Finally Mark Wainberg from McGill University AIDS Centre in Montreal, Canada gave an excellent talk on potential new areas for drug development that spanned the totality of the virus life cycle [7]. It included discussion of targets such as de-stabilisation of the viral nucleocapsid protein, affecting RNAase H activity and more carefully examining the capacity to affect the tat gene. One group, from the Karolinska Institute in Stockholm presented data on novel tri-peptides GPG-NH2 and ALG-NH2 that interact at the carboxyl terminal and result in an arrest of the budding process [8]. GP-NHS is current in phase II studies.So overall a fascinating array of new agents that can be used to block the entry into cells by HIV. What will be even more interesting is to see how these compounds can be used to treat HIV in combination with the currently available drugs and what benefit and toxicity this may result in.


  1. Cohen C, Dusek A, Johns E et al. Patient satisfaction and activities of daily living (ADL) in HIV infected adults using T-20 given by subcutaneous injection (SC) over 48 weeks. Abstract 708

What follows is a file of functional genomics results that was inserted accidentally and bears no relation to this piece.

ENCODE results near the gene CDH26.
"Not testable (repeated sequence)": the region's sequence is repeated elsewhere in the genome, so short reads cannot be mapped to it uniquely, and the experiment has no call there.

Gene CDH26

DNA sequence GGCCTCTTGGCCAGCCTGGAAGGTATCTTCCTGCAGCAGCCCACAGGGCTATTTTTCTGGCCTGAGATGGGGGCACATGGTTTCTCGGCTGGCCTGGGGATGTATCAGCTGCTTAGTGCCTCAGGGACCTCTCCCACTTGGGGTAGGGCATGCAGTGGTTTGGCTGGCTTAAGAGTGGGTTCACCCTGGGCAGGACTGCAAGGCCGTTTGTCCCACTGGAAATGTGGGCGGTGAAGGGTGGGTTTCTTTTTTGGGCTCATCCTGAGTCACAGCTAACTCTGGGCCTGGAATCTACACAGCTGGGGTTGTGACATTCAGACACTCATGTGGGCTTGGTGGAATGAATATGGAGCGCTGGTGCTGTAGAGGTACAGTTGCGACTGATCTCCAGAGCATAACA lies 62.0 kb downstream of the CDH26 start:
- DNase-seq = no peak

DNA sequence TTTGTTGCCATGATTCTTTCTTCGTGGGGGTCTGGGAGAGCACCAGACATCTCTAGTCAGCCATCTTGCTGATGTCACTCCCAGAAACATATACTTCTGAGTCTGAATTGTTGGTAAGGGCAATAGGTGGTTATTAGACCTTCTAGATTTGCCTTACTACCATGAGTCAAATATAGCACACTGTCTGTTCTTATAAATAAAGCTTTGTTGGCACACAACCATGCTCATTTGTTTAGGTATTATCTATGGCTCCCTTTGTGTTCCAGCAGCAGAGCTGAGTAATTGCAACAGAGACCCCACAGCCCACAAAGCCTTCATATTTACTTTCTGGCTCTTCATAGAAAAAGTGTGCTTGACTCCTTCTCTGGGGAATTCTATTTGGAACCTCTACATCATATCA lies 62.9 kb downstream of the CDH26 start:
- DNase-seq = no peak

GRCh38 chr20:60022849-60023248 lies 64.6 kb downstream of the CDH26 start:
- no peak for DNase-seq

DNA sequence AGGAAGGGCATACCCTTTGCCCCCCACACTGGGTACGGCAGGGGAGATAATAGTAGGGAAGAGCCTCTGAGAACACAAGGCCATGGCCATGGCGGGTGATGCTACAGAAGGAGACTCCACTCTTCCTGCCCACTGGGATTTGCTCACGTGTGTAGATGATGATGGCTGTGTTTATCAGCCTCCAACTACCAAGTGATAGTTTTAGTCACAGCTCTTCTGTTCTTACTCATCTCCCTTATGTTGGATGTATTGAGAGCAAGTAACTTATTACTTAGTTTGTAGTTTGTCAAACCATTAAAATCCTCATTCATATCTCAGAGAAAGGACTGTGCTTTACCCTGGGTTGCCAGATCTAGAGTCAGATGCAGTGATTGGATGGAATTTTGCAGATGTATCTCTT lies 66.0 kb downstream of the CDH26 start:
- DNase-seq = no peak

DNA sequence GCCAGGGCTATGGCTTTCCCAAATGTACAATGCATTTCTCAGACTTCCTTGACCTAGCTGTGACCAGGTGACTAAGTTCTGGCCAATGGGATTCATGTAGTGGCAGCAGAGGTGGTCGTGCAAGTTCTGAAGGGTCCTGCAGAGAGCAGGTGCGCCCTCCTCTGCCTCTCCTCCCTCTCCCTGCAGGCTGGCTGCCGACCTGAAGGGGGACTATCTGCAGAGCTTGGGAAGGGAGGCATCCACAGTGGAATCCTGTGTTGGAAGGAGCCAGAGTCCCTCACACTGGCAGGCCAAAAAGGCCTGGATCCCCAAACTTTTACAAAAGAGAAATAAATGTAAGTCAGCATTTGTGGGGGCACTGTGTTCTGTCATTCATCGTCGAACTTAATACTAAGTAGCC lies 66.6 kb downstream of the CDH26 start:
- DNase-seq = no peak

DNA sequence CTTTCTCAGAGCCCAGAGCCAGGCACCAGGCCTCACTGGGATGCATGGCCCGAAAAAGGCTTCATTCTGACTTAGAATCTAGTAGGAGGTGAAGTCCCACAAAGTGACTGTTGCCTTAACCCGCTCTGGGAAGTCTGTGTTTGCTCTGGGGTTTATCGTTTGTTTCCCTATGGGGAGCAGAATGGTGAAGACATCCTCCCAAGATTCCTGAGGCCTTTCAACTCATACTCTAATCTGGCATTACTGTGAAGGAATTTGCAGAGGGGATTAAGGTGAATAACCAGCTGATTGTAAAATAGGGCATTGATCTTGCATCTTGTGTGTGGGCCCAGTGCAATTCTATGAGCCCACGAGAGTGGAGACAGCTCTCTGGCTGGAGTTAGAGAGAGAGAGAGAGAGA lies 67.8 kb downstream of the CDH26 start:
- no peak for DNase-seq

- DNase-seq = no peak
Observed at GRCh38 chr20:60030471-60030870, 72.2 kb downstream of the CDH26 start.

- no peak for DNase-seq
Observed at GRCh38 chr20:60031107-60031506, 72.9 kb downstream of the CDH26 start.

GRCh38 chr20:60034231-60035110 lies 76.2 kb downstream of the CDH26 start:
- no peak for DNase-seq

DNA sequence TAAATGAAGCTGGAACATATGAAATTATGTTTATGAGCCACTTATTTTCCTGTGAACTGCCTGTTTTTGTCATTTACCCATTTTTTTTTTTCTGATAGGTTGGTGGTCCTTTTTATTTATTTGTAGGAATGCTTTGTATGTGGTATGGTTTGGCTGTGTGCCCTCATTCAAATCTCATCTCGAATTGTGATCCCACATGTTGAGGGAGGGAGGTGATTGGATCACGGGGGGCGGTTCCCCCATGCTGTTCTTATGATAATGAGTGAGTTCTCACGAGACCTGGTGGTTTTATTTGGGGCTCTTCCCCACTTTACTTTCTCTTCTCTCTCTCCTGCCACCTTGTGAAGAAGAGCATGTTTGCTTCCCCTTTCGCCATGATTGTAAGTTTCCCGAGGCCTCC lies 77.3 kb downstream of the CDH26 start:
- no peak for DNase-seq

2. Lalezari J, Wheeler D, Kilby M et al. Improved carbonate (CO3) formulation of T-20 reduces number of injections required to administer 100mg bid dose. Abstract LB-P20
  3. Eron J. Fusion inhibitors in clinical development. Abstract 46
  4. Tremblay C. Combination therapy with attachment/entry inhibitors. Abstract 47
  5. Baroudy BM. Second generation CCR5 antagonist that inhibits HIV-1 entry. Abstract 70
  6. Van Kooyk Y. DC-Sign on dendritic cells, novel HIV receptor related molecules. Abstract 48
  7. Wainberg M. Confronting HIV: New Targets, New Strategies. Abstract L7
  8. Vahlne A, Su J, Hoglund S et al. The tripeptides GPG-NH2 and ALG-NH2 interfere with HIV-1 budding and capsid assembly: A new strategy for antiviral therapy. Abstract 119